Impersonating someone online without their consent and with intent to do harm could soon be illegal in Utah, under a bill that received unanimous approval in the Senate on Wednesday.
The proposal, HB239, would make it a crime for a person to use someone else’s name to create a webpage on a social networking site or another website and to post or send a message with the intent to “harm, defraud, intimidate or threaten any individual.” A first offense could be punishable as a class A misdemeanor, while a subsequent offense could be considered a third degree felony.
“I was actually surprised this wasn’t already banned in the code,” Sen. Mike McKell, R-Spanish Fork and the bill’s Senate sponsor, told lawmakers ahead of the vote on Wednesday, noting that many of them have likely known a friend or family member who’s seen a fake profile surface.
The bill, previously approved by the House with a unanimous vote, passed without any debate in the Senate.
During a committee hearing on the bill earlier this month, several Utahns who have been victims of online impersonation spoke in support for the measure — including the wife of a Kaysville police officer who said she saw her life upended after someone posted a Facebook comment from a profile that looked like it was hers.
In that post, she appeared to express support for the Minneapolis police officer who knelt on the neck of George Floyd last summer.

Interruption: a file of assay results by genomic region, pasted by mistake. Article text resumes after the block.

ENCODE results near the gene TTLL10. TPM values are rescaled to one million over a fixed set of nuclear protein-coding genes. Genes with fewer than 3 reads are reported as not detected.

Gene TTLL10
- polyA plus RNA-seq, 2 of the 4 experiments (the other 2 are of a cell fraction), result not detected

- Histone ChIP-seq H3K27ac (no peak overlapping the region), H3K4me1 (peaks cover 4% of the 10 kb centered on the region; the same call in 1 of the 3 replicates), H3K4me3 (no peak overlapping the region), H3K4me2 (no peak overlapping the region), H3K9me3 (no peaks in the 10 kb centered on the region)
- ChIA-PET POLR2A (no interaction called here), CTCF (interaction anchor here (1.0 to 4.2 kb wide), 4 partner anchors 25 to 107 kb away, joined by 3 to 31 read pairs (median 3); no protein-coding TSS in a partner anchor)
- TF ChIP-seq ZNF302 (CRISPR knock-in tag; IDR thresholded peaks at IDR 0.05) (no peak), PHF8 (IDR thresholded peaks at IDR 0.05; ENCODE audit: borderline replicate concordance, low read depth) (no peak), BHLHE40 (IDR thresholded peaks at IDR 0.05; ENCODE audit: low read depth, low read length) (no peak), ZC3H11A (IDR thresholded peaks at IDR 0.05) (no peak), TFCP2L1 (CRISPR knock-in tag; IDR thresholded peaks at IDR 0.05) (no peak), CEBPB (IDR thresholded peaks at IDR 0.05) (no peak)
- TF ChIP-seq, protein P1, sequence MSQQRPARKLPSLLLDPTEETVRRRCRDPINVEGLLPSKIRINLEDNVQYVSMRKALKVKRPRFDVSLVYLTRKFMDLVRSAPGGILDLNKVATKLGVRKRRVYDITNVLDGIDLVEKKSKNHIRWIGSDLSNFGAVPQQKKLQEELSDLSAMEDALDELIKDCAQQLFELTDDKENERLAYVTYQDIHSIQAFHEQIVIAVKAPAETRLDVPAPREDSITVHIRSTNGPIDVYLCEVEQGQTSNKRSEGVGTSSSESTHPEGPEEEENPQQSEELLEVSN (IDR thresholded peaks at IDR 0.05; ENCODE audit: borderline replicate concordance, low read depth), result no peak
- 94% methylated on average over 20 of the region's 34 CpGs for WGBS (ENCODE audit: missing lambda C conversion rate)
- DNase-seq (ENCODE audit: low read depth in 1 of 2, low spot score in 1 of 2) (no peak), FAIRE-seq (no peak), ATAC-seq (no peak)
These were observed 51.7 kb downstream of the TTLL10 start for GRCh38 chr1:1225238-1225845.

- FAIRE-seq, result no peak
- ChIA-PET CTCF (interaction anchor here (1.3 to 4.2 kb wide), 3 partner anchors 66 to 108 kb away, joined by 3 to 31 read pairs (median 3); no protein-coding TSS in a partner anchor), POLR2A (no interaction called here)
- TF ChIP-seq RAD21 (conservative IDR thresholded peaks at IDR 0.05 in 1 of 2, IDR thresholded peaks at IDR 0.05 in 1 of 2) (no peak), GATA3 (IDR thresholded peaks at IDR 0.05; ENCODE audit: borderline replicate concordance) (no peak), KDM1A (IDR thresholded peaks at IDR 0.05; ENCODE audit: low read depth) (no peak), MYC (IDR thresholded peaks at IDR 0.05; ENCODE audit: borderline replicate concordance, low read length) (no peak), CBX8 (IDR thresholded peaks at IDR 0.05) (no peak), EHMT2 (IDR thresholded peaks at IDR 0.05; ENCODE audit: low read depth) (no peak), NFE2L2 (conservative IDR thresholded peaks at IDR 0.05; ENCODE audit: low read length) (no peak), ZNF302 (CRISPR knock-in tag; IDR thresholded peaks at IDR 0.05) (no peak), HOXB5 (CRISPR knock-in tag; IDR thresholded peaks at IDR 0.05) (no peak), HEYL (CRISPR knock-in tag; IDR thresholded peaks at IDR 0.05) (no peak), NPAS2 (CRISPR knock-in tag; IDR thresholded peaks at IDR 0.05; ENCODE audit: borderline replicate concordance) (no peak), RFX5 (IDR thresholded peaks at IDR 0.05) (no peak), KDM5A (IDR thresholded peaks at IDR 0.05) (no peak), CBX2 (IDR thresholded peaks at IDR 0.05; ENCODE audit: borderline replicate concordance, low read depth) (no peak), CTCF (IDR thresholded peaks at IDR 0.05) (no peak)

“He took one less black person off the streets!” read the comment. “I support his actions.”
The Kaysville Police Department placed her husband on leave pending an investigation into whether the woman had made the post. That inquiry, which was completed last week, concluded that she hadn’t, and that a person with a history of impersonating people had targeted the woman.
“Both my husband and I are genuinely nice people and have worked our whole lives building our reputation only to have it destroyed within minutes,” the woman told a House committee during tearful testimony earlier this month. “And we are still having lingering effects. There needs to be stricter laws in place to prevent this from happening to other people. Even though some things have worked out in our favor, we will have the repercussions of what was impersonated and perceived as us for the rest of our lives.”
The Salt Lake Tribune has verified the identity of the woman but chose not to name her because of the social media harassment she has endured in the past.
HB239 requires one final procedural vote in the Senate before heading to the governor’s desk for his signature or veto.